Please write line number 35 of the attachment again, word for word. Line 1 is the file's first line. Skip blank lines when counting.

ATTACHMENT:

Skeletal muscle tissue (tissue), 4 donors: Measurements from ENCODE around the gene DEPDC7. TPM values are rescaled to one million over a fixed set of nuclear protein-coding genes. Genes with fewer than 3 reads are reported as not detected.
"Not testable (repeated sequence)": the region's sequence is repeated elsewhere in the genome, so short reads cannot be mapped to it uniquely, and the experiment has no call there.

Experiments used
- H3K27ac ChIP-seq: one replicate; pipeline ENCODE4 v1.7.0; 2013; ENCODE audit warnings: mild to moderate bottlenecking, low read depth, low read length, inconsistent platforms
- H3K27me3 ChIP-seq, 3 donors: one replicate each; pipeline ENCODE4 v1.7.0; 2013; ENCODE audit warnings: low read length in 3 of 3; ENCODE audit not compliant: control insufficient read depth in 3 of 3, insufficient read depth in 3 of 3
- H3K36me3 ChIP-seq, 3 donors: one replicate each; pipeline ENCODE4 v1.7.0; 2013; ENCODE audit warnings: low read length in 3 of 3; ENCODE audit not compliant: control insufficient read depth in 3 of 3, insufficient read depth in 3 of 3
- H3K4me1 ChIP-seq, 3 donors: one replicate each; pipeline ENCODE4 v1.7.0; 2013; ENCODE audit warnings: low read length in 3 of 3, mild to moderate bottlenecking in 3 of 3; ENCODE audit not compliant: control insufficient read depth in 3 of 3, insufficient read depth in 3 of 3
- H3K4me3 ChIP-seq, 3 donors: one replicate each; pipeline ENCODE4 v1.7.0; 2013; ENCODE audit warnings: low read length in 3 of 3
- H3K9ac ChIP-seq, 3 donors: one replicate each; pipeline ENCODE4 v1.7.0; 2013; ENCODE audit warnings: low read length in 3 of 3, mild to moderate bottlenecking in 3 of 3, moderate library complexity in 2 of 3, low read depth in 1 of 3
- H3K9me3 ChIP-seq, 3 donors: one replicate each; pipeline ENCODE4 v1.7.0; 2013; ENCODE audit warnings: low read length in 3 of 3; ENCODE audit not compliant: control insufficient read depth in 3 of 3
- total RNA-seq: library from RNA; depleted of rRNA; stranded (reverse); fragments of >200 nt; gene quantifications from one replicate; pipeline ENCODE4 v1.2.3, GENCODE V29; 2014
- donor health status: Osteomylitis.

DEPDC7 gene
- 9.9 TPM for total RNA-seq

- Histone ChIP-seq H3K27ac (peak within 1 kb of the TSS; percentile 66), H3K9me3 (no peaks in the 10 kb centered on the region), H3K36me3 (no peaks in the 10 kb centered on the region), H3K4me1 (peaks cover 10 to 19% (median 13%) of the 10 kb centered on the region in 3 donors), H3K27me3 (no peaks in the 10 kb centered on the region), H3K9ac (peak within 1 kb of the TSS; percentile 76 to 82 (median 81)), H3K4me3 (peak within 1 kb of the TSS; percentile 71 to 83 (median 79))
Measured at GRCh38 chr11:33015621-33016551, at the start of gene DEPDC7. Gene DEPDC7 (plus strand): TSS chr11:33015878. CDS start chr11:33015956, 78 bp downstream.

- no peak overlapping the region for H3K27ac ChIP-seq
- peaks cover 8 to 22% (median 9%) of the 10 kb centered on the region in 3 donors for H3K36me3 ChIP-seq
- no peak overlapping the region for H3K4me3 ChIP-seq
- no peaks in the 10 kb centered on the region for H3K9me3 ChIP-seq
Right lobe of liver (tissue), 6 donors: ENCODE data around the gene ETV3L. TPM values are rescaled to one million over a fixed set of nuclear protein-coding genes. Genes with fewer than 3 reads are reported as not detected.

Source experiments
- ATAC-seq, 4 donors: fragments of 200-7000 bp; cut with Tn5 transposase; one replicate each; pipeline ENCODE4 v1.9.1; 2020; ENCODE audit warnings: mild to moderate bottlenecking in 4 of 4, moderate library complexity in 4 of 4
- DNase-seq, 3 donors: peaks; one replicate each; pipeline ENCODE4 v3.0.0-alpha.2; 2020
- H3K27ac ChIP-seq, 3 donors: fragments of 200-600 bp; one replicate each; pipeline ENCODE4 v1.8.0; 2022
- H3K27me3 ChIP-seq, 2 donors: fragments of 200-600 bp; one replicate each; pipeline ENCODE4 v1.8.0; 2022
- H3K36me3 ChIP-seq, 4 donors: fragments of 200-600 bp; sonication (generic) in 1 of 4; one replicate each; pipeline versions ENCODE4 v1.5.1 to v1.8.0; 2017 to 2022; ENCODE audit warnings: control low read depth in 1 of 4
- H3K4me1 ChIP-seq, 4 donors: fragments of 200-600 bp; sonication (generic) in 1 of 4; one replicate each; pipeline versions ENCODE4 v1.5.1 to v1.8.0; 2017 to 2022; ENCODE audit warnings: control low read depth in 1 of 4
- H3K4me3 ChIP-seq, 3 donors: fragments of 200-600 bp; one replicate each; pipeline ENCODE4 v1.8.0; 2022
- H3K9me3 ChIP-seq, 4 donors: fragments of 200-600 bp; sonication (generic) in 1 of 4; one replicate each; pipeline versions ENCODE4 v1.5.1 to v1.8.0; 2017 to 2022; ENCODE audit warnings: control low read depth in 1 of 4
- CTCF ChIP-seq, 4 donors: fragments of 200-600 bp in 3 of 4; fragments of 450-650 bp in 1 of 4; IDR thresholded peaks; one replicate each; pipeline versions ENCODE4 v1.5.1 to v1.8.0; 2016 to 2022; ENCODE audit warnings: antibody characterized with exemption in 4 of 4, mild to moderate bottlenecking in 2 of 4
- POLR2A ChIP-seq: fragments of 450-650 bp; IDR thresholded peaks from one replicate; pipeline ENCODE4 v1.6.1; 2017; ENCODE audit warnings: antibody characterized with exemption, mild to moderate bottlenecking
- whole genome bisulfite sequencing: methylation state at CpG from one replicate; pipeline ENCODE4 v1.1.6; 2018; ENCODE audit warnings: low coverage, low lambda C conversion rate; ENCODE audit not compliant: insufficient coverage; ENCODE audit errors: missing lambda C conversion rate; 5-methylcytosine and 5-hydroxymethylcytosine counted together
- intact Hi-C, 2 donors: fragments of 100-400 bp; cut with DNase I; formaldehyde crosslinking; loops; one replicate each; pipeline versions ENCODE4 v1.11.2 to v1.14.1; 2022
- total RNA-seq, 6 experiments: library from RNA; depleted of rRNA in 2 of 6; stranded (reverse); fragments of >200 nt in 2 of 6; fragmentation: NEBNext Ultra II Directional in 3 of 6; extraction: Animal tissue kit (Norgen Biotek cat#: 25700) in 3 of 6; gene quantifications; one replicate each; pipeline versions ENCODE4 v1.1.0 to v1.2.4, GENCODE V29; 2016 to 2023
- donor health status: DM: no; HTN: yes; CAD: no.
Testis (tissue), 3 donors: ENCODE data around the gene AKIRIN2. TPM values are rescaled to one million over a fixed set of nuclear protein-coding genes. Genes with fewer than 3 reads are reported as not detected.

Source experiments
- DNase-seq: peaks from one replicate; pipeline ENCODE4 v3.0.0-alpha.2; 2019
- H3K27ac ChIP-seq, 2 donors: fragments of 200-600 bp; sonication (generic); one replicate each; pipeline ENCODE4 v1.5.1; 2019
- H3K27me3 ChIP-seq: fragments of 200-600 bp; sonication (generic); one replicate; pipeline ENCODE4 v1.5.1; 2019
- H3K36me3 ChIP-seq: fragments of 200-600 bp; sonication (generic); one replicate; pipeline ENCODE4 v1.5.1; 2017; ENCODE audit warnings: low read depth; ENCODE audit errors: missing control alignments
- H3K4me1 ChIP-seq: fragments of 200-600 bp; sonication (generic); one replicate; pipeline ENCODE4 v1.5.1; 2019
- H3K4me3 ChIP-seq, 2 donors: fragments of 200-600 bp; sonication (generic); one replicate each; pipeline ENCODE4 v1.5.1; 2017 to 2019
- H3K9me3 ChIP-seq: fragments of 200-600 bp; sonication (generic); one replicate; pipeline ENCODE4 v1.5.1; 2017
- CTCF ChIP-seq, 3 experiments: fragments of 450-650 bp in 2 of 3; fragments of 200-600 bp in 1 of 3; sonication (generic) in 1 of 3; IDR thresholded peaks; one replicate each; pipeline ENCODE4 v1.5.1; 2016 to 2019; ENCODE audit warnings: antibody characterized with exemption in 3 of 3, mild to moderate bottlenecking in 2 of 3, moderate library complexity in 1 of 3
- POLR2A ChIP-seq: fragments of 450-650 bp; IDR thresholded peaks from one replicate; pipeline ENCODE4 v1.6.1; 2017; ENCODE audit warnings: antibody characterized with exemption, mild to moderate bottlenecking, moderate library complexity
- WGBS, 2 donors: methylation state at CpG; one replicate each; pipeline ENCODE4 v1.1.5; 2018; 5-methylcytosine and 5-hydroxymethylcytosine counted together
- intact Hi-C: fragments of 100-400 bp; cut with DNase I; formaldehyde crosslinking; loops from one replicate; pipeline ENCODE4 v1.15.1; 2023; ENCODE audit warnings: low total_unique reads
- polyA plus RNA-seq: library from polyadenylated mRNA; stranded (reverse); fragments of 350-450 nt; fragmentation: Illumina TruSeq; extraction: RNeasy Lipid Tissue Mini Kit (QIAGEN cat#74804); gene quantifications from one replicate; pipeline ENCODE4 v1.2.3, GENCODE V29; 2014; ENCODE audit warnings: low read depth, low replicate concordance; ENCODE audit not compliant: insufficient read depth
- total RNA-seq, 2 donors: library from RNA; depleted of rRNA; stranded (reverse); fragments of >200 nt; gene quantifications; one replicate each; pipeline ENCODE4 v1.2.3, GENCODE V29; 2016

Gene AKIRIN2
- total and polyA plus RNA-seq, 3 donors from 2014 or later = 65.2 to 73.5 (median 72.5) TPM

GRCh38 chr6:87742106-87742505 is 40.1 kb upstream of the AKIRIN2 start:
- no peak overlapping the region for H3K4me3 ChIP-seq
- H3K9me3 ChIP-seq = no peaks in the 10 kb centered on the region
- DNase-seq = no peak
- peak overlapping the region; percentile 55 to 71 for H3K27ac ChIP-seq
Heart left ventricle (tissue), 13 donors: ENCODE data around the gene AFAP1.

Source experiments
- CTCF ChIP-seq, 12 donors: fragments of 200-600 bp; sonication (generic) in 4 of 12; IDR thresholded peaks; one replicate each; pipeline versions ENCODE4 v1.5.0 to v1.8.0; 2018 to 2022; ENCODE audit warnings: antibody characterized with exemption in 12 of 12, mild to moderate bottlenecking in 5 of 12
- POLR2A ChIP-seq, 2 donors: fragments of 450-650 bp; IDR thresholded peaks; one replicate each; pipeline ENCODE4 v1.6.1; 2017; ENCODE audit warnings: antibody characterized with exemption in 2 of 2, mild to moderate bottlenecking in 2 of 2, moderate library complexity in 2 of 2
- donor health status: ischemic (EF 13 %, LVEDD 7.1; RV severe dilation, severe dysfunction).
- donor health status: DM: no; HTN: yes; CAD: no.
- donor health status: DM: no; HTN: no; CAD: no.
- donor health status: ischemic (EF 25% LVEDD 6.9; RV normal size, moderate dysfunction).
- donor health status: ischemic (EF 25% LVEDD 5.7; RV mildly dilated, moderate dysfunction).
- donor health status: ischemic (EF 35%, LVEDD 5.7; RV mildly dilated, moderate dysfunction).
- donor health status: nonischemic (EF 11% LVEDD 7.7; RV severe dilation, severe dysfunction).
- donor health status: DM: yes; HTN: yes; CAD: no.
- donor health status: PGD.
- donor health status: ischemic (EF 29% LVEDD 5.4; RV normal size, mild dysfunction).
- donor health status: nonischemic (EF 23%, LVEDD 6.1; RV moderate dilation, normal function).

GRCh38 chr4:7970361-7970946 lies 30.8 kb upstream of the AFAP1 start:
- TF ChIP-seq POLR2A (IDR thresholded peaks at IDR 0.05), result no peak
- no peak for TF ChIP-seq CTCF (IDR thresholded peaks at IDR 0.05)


- total RNA-seq, 6 experiments: library from RNA; depleted of rRNA in 2 of 6; stranded (reverse); fragments of >200 nt in 2 of 6; fragmentation: NEBNext Ultra II Directional in 3 of 6; extraction: Animal tissue kit (Norgen Biotek cat#: 25700) in 3 of 6; gene quantifications; one replicate each; pipeline versions ENCODE4 v1.1.0 to v1.2.4, GENCODE V29; 2016 to 2023